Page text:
The one thing that stood out for me in the documentary I posted this morning was a reminder of the roles we play. Like a theatre play we accept our roles, play them out, then once the curtain comes down we all get up and have a party together. No animosity. No grudges. They pointed out criminals, victims, even Hitler would have got up and had a party together once the curtain comes down.
I’ve explained a lot about the roles we play in the Stress Relief course. Getting a solid understanding of this concept makes a huge difference to how you see your life as “out of control” and in the hands of others – be it a spouse, boss, the government or even your kids.
I can post that later if you want me to.
From the documentary though, we learn that although there are some of us visiting Earth for our first life right now, the vast majority of us are well seasoned players and have been playing here for a long time.
I love their description of it being a bit like a roller coaster ride. When you get on for the first time you’re unsure what’s going to happen. Sometimes it goes up, sometimes down. Sometimes it’s scary and other times it’s pure delight. No matter what happens, when the ride is finished most people are really excited about getting back on and going for another ride simply to experience it again.
One of the lives Mercredan had talked about for me was back in Ancient Greece. Certainly, you hear of many lives people can remember under hypnosis as being in Egypt, Mesopotamia and other ancient civilisations. I was quite upset when I heard this. I thought “Haven’t I learnt my lessons yet? Am I so dumb that I have to keep coming back and I still haven’t figured it out?” But looking at it from the Spiritual perspective I must simply be enjoying the roller coaster ride!
Back in the documentary they point out how having plenty of lives to experiment within, we have run the gamut of roles there are to play. We’ve all played the aristocrat, the street kid who starves to death, the victim, the murderer, the one who takes advantage of others and the knight in shining armour.
When I think about how I used to play with my friends in Primary (Elementary) school, we used to take a different role each lunchtime and you had until the bell went to play out your story. If we girls were playing the damsels in distress tied to a tree and the boys were having too much fun with their sword fight, we were never rescued before the bell, but we didn’t necessarily have to be rescued the next day because we may choose a different storyline and be adventurers along with the boys instead … whatever felt like fun. No karma necessary but having a balance by not playing the same role every day made it more interesting and taught us more as we looked at life from a different perspective each time. What if our lives are the same as this?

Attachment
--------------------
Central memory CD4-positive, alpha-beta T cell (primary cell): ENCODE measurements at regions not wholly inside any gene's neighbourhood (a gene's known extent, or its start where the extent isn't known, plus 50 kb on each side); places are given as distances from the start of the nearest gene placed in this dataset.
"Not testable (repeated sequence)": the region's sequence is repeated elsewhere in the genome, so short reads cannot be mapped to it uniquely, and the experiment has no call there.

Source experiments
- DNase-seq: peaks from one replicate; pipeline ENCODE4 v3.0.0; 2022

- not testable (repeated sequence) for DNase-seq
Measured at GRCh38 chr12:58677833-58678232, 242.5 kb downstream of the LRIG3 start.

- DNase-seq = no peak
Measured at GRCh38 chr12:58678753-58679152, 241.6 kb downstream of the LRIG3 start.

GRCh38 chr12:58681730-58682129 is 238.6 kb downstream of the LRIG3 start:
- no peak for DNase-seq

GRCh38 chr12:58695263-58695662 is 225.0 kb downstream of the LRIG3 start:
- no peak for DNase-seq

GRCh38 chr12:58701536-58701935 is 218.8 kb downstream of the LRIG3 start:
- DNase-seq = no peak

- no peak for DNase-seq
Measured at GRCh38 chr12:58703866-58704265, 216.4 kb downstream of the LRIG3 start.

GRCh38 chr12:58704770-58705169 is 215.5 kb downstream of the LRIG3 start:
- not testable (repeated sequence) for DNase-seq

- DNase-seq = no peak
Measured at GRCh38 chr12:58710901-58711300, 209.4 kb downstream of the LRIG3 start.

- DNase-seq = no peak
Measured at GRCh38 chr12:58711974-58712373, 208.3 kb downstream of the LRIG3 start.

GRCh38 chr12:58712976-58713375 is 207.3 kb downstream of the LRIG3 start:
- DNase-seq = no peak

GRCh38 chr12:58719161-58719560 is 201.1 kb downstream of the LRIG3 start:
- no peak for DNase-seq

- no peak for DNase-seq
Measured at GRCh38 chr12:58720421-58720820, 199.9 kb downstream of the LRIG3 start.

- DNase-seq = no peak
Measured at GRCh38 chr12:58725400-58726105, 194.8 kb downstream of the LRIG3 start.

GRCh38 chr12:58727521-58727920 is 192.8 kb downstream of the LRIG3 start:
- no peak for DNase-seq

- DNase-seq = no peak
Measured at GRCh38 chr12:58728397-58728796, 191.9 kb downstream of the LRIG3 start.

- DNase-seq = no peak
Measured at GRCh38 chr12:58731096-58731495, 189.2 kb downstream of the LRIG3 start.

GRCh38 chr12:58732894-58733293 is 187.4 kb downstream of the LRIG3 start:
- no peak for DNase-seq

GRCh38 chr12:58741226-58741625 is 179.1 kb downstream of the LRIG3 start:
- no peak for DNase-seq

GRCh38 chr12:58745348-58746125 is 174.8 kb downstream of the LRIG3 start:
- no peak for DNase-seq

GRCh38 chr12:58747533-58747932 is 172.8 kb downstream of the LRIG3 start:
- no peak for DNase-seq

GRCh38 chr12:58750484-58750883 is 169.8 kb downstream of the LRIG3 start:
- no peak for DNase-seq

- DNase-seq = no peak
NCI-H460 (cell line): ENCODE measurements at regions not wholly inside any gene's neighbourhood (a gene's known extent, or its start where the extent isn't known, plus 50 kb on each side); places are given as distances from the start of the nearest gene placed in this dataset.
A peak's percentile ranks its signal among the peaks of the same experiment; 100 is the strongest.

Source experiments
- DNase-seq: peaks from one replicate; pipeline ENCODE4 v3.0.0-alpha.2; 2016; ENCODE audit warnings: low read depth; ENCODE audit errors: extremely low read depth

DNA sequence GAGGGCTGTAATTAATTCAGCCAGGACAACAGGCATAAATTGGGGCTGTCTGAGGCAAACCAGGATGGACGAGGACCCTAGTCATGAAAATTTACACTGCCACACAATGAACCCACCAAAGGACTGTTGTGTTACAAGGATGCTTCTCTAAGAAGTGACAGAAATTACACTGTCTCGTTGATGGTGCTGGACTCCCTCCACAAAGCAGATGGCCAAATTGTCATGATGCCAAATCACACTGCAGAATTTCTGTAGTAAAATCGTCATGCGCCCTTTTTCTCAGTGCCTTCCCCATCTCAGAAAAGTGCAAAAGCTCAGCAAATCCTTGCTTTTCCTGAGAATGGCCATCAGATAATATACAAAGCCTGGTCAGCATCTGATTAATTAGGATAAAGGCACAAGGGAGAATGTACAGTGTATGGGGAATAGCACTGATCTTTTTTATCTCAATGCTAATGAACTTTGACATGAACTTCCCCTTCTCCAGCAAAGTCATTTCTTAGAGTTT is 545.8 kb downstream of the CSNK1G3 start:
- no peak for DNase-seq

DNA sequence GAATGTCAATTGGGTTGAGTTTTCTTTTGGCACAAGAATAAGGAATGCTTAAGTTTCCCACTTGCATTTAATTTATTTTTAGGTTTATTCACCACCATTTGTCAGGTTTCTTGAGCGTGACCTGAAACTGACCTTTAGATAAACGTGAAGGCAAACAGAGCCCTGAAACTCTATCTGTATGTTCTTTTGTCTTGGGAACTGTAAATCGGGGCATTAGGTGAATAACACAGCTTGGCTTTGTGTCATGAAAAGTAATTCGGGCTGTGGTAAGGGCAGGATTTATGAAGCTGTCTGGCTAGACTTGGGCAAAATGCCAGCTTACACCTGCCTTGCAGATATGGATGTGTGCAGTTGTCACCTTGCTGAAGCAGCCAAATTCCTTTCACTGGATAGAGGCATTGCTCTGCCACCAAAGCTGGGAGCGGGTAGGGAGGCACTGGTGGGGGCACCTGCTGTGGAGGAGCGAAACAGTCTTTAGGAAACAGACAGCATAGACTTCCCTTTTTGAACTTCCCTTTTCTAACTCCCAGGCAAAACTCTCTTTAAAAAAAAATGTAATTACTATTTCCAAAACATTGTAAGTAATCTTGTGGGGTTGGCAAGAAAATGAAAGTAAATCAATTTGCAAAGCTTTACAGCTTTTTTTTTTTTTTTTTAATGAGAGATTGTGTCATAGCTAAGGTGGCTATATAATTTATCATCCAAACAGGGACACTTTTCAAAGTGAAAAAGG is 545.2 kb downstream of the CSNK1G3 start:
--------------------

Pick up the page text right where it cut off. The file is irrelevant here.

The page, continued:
If all these roles we’ve played that we cannot remember right now are still sitting within our sub-conscious memory, how does that affect our behaviour now? Our judgements of others and our judgements about ourselves?
When I see someone harshly judging another these days I wonder if it is because they themselves played that role before and feel shame in it. For example, pointing the finger at Gays as being disgusting may be because the person judging has felt some attraction to their same sex before and felt great shame in that. Maybe it’s something they did earlier in this life or in another they can’t remember. But that lack of forgiveness for ourselves is the key to releasing judgement.
Try this exercise…
1) List all the roles you could possibly play in life.
Example, for me in no particular order: mother, daughter, sister, coach, nurse, material girl, faithful friend, unreliable friend, lover, liar, dreamer, inspirer, agent, artist, dancer, leader, student, murderer, victim, wench, muse, masochist, trail blazer, hypocrite, manager, hag, empress … you get the idea. These are female, though I’m sure I’ve been male plenty of times too.
I got approximately 150 roles when I did this last night before I figured that was enough.
2) Accept the roles
Look at all these roles, be they generally considered good or bad, and focus on accepting that you are all of these things. This is how you play. You have been all of these things and sometimes you enjoyed the role, sometimes not, but each time you volunteered.
When you dwell on the fact you volunteered, this is where you get to control what sort of life you have from here on.
You may be the victim of bullying right now but if you decide not to play that role anymore then the bullying cannot continue. Both parties need to volunteer to play the scene on life’s stage. It’s more in your control than you believe.
I feel really good after dwelling on this idea. I think I’ll look at criminals and perpetrators with a bit more of a smile on my lips now too.
I’d be curious to know what you experience yourself and if there are extra steps I need to offer you in order to forgive yourself and accept the sinner and the saint in you.
Even if you’ve done something you are very ashamed of or you’ve set yourself up in a costume that no longer fits and you want to change your role part way through life, all of that is possible.